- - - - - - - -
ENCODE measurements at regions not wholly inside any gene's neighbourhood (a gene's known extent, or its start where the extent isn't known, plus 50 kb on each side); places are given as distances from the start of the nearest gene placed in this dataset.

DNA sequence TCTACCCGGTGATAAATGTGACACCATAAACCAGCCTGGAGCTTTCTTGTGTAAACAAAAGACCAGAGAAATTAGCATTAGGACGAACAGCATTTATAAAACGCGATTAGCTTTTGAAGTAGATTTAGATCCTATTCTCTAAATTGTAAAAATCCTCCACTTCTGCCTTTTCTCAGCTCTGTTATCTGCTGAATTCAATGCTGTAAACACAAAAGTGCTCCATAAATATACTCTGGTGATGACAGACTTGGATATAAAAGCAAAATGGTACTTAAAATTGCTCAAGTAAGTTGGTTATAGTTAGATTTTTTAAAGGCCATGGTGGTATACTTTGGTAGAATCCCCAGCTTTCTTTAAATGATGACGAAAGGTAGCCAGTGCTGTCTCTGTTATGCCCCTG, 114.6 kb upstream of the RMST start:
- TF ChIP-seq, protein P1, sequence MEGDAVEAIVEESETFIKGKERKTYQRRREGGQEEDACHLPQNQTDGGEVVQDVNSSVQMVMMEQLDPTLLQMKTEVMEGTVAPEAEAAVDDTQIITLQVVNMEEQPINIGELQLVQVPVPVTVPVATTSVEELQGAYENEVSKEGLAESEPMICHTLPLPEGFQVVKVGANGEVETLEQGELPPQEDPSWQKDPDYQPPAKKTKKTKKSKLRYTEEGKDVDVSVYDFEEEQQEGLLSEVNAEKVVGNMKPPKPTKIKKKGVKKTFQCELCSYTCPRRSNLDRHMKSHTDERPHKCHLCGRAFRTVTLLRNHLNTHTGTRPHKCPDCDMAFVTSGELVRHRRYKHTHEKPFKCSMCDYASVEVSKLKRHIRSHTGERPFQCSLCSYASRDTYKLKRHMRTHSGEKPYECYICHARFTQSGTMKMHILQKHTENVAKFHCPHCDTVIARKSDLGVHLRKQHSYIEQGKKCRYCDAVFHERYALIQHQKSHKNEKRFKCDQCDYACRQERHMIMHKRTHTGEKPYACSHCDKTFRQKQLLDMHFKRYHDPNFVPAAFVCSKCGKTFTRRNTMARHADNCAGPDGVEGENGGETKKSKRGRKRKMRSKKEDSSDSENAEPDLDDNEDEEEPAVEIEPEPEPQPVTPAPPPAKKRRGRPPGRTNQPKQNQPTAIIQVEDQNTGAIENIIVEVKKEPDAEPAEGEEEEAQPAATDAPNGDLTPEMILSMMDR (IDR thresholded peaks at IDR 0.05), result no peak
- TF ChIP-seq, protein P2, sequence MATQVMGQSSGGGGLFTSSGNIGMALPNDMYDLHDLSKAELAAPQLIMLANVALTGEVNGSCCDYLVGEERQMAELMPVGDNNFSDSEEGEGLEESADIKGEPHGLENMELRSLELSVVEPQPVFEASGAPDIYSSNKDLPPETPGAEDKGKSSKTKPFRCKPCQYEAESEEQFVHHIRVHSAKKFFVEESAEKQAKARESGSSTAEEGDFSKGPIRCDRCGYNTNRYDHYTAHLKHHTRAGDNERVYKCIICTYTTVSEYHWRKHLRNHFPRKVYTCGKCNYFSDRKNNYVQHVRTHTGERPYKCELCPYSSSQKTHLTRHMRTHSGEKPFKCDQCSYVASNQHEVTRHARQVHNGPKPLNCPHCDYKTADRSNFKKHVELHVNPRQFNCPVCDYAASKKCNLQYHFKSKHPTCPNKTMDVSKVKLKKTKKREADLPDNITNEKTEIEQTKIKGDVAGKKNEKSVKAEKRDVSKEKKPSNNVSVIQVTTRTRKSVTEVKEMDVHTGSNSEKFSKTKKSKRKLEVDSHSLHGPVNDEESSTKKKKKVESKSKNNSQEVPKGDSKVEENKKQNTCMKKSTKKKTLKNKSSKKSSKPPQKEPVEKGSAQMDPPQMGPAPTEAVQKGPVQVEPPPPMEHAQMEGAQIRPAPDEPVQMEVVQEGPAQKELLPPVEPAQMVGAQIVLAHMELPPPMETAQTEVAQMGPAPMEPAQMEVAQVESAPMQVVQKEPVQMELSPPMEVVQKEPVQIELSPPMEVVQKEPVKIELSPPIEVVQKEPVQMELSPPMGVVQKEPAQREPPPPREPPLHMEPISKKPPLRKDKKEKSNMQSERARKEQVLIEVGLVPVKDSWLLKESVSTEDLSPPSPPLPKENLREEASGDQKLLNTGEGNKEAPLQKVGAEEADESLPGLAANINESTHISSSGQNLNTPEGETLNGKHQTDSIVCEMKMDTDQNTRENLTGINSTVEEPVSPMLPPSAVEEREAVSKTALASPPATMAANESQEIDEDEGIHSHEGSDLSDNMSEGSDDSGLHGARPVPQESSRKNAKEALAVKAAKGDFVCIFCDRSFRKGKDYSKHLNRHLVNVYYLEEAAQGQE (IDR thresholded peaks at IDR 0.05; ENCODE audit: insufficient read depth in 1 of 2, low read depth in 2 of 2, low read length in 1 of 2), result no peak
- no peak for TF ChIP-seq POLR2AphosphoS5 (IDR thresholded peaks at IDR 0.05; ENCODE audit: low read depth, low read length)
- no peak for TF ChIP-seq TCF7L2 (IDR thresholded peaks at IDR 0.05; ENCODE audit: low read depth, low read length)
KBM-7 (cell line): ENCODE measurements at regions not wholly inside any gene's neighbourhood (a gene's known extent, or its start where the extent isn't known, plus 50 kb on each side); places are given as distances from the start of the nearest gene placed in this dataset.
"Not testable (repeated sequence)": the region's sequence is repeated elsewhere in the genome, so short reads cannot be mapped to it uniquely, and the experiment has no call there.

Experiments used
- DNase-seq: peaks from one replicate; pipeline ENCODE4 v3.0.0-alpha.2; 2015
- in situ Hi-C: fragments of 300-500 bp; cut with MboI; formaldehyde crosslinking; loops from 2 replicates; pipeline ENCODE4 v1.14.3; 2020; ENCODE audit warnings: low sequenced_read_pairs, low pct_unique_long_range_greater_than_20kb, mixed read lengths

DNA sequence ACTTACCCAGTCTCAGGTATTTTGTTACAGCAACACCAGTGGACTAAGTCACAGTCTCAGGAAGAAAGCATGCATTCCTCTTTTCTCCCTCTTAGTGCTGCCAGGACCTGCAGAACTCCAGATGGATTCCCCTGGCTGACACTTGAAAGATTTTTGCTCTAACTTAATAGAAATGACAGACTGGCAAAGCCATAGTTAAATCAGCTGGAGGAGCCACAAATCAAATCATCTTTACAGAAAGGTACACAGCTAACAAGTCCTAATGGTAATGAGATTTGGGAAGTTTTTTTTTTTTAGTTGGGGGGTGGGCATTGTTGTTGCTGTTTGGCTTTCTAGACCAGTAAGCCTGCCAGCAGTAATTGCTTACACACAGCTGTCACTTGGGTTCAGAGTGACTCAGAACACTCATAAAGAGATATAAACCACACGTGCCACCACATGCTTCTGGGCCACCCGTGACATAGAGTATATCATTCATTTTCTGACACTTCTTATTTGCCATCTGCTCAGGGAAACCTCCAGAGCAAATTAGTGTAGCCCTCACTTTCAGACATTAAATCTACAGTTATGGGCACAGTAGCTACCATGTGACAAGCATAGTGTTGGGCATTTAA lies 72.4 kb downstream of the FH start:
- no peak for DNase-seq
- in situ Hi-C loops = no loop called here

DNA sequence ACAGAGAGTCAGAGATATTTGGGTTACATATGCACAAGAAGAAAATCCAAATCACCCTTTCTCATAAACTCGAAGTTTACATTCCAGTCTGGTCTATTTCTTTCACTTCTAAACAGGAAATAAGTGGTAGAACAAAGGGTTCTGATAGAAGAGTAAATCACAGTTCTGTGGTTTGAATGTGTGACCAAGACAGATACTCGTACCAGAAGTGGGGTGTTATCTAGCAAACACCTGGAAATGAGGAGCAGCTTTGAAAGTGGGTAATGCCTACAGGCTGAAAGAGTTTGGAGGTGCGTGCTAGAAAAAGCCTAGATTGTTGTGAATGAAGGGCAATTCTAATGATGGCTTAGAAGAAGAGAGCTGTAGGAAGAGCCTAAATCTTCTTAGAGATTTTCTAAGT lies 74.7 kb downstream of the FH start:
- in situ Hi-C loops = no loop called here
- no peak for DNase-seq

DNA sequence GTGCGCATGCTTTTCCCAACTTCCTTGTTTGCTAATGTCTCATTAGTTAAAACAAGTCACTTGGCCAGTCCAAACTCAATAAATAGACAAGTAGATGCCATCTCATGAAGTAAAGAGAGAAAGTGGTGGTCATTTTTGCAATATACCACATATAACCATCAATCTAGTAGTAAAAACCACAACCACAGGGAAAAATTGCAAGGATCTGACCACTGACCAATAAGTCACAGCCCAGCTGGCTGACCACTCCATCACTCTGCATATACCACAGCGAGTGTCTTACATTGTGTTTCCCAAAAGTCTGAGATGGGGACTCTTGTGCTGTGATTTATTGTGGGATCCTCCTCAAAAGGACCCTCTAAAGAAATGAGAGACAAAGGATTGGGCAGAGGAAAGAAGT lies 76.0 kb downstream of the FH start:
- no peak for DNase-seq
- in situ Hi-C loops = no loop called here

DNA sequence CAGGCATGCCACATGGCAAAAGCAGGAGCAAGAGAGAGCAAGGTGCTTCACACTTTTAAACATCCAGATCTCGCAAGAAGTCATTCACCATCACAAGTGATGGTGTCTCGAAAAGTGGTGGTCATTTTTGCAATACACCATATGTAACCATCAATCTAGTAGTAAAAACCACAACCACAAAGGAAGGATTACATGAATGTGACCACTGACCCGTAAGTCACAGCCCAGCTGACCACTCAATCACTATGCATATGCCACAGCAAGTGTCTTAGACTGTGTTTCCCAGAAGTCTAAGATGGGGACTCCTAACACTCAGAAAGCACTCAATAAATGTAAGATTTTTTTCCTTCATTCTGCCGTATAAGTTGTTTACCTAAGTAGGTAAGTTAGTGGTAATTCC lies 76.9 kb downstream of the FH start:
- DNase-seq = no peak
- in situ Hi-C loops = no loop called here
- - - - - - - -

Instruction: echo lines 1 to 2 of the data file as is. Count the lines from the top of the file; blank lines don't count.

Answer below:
ENCODE measurements at regions not wholly inside any gene's neighbourhood (a gene's known extent, or its start where the extent isn't known, plus 50 kb on each side); places are given as distances from the start of the nearest gene placed in this dataset.

DNA sequence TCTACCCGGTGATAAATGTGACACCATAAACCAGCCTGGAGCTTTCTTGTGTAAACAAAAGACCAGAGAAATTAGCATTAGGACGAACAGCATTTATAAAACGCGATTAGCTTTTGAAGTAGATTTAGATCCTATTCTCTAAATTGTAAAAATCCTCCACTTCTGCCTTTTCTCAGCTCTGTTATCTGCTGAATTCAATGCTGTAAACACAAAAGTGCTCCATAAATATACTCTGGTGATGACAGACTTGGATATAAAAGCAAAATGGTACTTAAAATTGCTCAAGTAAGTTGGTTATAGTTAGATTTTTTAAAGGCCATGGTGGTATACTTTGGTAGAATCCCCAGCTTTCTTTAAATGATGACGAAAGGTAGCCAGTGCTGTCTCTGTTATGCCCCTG, 114.6 kb upstream of the RMST start: